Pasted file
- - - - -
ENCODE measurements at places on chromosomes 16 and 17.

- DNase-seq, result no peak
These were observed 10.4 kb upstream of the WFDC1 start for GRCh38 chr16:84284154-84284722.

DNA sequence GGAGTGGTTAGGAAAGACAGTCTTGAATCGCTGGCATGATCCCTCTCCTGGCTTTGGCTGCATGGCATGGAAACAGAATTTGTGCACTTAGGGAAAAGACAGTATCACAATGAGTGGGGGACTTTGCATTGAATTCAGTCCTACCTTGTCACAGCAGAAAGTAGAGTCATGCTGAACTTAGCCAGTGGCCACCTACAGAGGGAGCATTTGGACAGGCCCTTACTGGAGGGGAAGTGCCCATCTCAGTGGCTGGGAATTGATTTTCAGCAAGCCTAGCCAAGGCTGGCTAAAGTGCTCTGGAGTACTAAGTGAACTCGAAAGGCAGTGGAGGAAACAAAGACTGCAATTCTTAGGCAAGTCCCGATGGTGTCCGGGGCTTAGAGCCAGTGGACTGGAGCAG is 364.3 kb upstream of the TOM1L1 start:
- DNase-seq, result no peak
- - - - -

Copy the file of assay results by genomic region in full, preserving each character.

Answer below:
ENCODE measurements at places on chromosomes 16 and 17.

- DNase-seq, result no peak
These were observed 10.4 kb upstream of the WFDC1 start for GRCh38 chr16:84284154-84284722.

DNA sequence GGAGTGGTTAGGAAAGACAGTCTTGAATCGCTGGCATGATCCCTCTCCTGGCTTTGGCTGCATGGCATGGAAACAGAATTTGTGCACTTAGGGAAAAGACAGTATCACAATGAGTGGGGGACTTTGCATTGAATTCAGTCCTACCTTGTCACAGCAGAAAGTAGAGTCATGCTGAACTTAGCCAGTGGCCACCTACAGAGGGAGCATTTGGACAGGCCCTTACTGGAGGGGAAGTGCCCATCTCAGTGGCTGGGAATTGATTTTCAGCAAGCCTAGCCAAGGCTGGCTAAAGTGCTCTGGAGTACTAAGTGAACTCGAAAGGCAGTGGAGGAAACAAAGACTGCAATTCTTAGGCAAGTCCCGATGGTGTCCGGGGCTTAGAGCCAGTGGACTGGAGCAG is 364.3 kb upstream of the TOM1L1 start:
- DNase-seq, result no peak